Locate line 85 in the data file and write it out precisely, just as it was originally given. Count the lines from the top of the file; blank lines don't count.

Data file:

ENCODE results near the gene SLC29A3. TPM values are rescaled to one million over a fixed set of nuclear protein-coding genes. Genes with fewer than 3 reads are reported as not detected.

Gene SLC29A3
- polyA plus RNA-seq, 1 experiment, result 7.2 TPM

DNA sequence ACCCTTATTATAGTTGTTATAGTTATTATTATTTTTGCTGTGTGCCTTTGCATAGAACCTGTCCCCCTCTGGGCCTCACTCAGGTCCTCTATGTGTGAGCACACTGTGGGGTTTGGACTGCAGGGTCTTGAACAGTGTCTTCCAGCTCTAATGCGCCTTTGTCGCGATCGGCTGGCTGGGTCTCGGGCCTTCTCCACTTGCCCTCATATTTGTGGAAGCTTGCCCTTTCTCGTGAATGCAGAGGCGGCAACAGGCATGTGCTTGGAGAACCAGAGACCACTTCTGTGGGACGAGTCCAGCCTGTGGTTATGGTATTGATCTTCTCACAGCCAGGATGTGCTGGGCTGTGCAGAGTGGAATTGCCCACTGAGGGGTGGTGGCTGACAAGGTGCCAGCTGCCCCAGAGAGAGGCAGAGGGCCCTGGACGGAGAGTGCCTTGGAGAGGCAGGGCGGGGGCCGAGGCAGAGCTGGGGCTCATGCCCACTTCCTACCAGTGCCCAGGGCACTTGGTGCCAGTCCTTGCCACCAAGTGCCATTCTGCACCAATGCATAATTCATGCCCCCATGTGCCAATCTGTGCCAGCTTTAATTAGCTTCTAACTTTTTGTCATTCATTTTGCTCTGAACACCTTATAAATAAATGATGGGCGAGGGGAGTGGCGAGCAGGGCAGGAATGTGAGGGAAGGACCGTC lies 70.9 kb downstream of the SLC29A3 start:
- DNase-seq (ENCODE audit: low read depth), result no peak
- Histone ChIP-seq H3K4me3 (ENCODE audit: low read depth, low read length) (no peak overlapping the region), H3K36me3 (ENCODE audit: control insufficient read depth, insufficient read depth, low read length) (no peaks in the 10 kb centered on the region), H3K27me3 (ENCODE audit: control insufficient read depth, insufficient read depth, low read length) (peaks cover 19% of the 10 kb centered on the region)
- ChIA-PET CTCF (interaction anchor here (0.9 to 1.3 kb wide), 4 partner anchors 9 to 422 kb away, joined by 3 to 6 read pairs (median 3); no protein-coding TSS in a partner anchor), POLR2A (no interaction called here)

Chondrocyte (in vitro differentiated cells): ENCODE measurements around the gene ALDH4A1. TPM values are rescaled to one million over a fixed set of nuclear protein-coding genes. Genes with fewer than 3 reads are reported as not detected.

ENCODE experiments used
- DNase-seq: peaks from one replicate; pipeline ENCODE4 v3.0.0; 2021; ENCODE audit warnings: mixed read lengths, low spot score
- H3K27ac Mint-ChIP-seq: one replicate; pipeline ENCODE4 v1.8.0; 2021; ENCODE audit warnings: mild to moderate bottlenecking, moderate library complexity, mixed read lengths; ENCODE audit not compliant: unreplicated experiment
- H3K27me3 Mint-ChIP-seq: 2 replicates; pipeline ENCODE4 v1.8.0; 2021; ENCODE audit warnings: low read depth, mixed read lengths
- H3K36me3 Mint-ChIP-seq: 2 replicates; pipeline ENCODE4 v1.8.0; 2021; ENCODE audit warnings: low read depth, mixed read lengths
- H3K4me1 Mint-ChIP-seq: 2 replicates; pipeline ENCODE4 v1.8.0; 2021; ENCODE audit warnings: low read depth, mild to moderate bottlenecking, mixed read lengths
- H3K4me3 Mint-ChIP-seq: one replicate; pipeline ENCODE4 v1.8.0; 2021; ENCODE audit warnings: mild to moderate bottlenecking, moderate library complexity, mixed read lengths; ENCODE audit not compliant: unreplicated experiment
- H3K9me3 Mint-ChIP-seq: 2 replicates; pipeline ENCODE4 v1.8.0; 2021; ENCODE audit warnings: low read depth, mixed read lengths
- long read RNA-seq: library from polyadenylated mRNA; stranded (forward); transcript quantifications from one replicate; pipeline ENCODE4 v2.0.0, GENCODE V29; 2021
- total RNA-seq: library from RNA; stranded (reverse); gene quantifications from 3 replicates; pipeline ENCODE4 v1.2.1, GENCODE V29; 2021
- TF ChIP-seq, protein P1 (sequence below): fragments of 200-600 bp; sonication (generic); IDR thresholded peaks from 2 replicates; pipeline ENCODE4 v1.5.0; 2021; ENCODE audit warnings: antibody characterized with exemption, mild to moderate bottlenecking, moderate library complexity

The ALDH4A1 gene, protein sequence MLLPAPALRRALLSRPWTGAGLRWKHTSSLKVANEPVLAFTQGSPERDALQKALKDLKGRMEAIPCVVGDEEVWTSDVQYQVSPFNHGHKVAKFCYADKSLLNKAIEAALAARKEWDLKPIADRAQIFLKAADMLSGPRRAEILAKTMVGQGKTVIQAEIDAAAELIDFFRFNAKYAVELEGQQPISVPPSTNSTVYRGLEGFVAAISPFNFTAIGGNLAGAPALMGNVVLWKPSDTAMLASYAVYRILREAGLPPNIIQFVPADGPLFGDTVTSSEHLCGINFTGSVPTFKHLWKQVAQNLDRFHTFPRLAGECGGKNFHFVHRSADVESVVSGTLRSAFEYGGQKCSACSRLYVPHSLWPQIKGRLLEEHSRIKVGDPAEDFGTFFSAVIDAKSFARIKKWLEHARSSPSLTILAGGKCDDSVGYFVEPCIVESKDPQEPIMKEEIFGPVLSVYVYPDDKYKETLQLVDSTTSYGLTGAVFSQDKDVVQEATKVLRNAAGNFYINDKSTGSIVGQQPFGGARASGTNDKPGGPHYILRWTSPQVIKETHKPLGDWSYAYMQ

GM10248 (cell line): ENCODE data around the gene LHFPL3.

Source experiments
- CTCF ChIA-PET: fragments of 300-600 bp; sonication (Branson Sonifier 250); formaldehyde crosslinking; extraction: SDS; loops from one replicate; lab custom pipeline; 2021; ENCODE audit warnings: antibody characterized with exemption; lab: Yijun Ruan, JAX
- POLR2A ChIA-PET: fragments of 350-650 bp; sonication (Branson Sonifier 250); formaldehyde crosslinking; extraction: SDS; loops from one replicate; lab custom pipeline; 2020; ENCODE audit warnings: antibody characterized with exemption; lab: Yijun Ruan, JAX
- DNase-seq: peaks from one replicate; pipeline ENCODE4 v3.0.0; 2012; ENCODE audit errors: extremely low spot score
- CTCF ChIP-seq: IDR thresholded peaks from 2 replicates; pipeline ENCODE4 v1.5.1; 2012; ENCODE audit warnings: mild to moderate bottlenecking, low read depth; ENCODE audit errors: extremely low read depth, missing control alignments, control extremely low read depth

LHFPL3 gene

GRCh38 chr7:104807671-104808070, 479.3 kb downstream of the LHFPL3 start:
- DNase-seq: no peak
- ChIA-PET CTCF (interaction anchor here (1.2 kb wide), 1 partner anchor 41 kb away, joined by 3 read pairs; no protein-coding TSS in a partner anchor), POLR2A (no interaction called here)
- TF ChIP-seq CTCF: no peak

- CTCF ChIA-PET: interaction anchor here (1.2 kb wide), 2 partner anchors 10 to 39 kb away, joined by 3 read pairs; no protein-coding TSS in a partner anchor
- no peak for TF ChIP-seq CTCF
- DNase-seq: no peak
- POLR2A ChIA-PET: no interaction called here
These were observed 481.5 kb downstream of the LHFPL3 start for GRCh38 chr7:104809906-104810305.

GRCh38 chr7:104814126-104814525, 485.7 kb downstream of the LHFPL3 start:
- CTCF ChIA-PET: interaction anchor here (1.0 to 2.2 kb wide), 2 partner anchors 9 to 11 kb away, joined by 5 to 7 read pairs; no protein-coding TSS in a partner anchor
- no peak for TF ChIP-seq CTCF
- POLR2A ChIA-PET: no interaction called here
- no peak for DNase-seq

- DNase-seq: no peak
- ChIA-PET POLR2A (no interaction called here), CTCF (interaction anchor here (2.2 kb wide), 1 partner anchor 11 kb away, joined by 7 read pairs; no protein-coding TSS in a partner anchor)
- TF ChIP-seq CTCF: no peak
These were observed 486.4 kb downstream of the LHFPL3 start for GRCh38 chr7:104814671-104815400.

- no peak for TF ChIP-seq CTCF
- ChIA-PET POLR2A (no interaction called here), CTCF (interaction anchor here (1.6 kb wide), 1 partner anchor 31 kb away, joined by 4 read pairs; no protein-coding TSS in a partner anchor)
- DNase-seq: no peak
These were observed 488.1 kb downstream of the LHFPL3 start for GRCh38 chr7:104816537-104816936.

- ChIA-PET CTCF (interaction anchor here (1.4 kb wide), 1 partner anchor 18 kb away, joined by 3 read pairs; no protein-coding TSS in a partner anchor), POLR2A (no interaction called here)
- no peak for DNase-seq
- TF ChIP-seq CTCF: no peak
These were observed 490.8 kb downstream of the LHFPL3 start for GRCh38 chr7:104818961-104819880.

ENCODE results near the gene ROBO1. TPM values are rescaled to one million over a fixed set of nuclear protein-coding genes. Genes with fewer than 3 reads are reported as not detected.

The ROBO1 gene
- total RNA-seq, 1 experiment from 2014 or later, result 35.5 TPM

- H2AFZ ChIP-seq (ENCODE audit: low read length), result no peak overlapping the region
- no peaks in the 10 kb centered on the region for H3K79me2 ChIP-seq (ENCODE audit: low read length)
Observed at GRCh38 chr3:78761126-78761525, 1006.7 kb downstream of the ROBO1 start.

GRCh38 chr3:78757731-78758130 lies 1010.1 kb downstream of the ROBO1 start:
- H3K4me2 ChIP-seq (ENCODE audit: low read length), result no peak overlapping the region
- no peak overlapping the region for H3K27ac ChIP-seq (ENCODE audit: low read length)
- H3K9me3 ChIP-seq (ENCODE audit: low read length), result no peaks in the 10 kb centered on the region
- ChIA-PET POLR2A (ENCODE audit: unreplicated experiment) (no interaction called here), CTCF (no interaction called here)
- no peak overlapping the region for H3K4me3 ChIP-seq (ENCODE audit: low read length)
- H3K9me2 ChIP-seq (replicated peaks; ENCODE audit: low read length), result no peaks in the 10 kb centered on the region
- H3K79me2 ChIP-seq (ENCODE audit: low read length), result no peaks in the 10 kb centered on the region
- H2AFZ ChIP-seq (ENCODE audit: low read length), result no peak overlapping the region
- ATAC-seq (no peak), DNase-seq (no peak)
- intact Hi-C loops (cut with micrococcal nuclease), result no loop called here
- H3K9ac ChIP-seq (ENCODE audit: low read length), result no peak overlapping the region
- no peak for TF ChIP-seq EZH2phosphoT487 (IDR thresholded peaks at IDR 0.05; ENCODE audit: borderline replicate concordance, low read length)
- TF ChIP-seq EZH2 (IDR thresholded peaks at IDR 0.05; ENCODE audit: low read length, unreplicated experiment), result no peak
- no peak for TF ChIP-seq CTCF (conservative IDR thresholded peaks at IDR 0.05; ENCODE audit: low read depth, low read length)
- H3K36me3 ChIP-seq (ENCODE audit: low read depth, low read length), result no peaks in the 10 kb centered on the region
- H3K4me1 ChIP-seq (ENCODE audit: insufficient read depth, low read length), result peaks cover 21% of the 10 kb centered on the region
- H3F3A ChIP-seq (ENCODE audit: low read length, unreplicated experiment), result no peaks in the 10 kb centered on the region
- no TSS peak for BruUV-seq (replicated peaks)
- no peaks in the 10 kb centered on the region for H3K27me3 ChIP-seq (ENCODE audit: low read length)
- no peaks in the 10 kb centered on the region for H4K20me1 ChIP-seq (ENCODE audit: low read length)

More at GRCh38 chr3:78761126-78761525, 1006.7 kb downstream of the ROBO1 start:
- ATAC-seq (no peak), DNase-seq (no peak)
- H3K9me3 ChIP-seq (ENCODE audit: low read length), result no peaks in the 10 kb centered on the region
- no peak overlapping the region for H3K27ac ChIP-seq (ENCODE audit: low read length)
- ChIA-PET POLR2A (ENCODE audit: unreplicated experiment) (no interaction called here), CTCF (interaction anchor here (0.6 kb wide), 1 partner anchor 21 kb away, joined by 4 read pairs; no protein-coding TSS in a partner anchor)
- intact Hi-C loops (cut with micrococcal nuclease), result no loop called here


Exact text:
- ChIA-PET POLR2A (ENCODE audit: unreplicated experiment) (no interaction called here), CTCF (interaction anchor here (0.6 kb wide), 1 partner anchor 21 kb away, joined by 4 read pairs; no protein-coding TSS in a partner anchor)